Honey Bee RemovalHoney Bee Removal

Swarm Catching

Honey Bee Hive RemovalHoney Bee Hive Removal

Swarm Catching

Honey Bee Hive RelocationHoney Bee Hive Relocation

Swarm Catching

Honey Bee Hive RelocationHoney Bee Hive Relocation

Swarm Catching

Honey Bee Swarm CatchingHoney Bee Swarm Catching

Swarm Catching

Honey Bee Swarm...

Swarming is the process by which honey bee colonies reproduce to form new colonies. When a honey bee colony outgrows its home, becomes too congested, or too populated for the queen’s pheromones to control the entire workforce, then the workers signal that it is time to swarm. The workers begin building swarm cells for new queens. Once the swarm cells are constructed, and the queen lays eggs in them, then the colony changes its behavior. Foraging slows down, and the workers begin erratic movements within the hive.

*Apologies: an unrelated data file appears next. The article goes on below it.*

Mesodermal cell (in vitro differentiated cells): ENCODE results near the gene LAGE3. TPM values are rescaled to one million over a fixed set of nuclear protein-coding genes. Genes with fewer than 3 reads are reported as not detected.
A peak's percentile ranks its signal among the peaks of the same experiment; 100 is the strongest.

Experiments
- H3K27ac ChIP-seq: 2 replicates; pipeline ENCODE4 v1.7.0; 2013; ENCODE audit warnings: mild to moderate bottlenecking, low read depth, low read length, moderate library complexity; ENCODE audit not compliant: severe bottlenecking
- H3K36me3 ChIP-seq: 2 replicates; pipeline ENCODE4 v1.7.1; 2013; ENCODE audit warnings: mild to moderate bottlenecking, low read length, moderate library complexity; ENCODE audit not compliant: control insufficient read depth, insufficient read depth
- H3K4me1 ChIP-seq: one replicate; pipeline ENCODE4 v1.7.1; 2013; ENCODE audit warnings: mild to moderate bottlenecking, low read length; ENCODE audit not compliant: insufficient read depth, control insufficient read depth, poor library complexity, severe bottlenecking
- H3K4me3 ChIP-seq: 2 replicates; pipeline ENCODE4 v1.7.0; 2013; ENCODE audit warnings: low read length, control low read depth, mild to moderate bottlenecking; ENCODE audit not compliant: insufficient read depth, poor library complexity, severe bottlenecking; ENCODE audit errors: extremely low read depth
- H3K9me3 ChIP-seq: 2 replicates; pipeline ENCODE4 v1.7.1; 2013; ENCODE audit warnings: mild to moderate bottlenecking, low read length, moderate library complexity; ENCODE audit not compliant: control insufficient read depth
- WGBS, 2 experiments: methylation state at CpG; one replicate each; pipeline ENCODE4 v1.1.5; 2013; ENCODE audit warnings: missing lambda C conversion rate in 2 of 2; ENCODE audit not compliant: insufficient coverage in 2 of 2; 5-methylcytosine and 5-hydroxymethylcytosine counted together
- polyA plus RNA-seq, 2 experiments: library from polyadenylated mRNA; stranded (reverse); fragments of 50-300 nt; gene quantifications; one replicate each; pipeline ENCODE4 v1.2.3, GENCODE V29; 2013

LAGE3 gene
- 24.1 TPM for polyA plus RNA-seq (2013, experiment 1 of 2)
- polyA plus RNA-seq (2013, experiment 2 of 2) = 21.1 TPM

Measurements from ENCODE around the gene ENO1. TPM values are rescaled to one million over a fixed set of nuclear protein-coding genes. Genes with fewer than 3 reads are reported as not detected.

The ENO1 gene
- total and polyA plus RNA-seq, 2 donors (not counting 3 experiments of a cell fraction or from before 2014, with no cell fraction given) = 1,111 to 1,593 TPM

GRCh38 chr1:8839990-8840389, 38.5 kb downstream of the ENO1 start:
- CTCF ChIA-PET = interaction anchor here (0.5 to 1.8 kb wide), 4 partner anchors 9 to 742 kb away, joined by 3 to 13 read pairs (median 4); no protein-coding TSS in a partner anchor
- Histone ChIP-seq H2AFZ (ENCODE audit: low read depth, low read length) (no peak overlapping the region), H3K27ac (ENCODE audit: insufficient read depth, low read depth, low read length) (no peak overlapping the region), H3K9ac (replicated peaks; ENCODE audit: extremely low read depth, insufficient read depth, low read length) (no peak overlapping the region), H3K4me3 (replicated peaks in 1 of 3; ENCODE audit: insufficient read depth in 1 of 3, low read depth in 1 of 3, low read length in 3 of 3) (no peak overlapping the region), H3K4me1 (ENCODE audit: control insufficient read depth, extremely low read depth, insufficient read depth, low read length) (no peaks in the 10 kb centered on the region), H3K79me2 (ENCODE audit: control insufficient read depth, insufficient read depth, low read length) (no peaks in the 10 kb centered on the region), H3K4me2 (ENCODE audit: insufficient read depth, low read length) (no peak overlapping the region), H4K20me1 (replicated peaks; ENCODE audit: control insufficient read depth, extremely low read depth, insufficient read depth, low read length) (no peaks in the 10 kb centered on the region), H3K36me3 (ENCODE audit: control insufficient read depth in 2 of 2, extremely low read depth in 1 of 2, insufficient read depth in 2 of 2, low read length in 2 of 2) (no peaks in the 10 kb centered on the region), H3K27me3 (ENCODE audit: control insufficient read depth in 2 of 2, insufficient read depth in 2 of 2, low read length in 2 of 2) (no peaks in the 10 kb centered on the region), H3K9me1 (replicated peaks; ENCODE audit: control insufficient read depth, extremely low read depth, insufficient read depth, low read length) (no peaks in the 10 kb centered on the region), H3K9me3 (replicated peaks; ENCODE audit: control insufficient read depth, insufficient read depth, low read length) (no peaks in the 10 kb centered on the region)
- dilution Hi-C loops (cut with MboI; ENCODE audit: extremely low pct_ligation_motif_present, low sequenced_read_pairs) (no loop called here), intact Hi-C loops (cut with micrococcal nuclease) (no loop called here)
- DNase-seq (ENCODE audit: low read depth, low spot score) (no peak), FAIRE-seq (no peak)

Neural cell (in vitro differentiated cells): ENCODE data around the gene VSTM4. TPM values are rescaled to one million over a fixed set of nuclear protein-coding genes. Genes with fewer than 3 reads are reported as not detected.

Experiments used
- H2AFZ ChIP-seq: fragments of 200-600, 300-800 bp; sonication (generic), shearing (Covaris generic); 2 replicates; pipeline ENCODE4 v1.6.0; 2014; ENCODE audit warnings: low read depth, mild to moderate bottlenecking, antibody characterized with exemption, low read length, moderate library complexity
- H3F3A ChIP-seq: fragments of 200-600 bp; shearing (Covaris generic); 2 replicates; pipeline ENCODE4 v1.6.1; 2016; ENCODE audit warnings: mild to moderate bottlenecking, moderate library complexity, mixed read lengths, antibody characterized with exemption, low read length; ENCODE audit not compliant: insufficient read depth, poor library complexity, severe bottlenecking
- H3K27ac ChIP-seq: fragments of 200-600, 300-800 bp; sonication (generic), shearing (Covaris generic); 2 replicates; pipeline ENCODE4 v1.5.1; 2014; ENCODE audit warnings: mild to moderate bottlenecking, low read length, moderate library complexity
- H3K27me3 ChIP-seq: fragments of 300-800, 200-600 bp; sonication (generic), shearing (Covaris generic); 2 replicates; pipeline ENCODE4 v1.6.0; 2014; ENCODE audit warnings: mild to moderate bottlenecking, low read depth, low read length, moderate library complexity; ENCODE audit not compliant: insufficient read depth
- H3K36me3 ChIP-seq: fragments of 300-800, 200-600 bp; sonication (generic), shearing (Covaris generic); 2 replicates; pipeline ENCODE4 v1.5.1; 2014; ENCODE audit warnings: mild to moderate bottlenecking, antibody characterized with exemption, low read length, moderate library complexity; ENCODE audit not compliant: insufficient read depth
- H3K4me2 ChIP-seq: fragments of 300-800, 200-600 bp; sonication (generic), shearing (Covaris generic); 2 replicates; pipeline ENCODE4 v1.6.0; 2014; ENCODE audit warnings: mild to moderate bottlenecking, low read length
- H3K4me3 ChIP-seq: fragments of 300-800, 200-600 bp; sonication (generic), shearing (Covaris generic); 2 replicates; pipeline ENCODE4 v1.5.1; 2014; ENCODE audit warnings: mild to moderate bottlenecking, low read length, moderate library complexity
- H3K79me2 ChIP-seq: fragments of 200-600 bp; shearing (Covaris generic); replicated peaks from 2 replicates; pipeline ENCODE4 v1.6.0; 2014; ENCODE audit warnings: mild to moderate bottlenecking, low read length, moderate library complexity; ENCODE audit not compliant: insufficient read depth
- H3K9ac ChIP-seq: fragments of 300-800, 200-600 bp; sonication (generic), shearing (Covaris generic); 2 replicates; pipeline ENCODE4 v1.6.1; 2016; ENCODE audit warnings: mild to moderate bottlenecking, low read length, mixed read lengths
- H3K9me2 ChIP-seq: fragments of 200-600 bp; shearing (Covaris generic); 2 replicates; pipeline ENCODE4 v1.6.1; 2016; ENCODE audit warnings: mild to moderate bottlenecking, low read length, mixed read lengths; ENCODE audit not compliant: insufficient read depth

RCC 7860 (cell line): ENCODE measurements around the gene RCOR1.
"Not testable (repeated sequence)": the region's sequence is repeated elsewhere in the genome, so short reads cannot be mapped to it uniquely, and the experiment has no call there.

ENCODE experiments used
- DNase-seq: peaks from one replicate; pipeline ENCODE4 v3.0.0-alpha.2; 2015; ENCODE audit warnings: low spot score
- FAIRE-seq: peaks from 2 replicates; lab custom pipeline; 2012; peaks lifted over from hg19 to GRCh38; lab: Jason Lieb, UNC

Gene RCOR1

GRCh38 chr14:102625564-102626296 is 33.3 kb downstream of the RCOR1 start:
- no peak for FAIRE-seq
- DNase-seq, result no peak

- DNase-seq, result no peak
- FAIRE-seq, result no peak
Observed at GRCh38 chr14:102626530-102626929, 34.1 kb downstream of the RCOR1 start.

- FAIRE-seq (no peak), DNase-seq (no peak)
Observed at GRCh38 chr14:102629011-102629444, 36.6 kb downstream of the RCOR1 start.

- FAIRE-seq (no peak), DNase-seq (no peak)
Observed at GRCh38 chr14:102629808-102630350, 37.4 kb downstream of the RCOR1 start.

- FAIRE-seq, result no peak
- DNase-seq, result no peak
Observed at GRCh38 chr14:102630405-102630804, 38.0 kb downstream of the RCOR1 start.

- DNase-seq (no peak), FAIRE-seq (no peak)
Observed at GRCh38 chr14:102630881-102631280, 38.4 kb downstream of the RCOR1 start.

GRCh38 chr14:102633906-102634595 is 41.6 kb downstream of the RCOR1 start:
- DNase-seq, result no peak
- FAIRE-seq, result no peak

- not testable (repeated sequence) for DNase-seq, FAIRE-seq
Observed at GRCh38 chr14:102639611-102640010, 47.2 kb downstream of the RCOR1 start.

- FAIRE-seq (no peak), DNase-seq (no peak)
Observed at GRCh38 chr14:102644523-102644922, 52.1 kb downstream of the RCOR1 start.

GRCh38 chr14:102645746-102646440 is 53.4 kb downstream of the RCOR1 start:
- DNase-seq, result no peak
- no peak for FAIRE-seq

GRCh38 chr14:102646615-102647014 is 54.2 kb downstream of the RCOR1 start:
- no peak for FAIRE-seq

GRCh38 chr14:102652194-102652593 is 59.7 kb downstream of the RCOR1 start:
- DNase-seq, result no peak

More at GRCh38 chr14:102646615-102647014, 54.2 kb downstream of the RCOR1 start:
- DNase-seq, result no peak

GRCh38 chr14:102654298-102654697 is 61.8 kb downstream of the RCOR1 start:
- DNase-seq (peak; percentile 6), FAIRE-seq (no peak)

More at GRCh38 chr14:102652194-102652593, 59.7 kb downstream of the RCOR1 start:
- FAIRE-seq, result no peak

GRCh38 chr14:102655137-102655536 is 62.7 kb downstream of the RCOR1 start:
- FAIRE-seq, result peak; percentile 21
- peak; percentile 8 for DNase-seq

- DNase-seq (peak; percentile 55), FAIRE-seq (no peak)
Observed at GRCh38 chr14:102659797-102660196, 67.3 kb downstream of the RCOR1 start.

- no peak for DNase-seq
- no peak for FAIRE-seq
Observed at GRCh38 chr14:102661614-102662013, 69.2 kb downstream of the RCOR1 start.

Meanwhile, the queen quits laying eggs and reduces her weight to be able to fly. When the queen is ready, she leaves the hive and is followed by about half of the workers in a massive cloud of flying bees. The queen will find a nearby tree, land, and emit pheromones that signal the workers to cluster around her. The cluster will remain there for several hours while scout bees explore the area for a new home.

Often the cluster will leave, travel a mile or more, and reform on another branch far away from the original hive. The cluster will remain until scout bees locate a new hive or cavity to occupy. Once a suitable home is found, the entire cluster will take flight and move to the new location where it will begin building comb, developing new brood, and gathering pollen and nectar.